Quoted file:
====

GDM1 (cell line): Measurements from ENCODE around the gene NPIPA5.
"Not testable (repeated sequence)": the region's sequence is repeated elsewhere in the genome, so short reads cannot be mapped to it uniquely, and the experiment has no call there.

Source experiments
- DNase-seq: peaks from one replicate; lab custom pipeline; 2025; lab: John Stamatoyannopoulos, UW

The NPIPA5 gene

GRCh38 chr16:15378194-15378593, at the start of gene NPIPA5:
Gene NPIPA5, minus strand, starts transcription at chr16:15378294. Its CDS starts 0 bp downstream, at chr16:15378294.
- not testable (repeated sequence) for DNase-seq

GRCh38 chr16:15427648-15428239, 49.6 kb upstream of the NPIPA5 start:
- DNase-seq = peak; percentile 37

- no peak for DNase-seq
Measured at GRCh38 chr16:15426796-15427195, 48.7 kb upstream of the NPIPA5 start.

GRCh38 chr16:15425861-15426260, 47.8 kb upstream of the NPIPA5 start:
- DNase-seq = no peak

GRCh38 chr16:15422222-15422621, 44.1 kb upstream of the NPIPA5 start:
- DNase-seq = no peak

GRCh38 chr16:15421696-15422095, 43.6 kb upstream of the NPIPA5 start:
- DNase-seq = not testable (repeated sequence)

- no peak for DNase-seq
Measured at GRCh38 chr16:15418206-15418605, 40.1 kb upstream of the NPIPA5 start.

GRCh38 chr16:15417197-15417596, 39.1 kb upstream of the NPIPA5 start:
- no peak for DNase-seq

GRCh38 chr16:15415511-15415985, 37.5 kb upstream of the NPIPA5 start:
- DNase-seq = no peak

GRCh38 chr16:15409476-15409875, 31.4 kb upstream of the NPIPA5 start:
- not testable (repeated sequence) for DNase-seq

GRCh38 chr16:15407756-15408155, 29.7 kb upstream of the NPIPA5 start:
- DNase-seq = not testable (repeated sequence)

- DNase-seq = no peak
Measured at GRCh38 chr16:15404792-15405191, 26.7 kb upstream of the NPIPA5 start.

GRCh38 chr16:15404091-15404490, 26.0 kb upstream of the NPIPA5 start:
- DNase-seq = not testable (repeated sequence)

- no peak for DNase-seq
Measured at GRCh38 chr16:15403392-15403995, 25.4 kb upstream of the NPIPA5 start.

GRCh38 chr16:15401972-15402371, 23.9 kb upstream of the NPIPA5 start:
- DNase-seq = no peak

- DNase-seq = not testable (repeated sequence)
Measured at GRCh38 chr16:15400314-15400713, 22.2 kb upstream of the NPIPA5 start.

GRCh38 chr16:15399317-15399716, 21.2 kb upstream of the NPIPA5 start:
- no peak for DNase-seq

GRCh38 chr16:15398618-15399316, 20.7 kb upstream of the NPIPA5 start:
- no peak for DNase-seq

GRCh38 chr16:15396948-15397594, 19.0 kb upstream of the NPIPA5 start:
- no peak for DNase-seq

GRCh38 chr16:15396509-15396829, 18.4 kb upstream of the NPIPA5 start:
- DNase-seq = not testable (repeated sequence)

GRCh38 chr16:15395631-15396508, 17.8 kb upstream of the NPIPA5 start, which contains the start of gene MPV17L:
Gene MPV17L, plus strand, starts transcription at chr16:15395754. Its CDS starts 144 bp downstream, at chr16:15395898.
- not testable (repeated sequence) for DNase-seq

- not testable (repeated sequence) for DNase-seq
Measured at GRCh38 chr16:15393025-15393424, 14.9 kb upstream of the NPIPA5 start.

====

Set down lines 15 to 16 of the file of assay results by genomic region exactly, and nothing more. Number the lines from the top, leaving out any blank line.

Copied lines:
GRCh38 chr16:15422222-15422621, 44.1 kb upstream of the NPIPA5 start:
- DNase-seq = no peak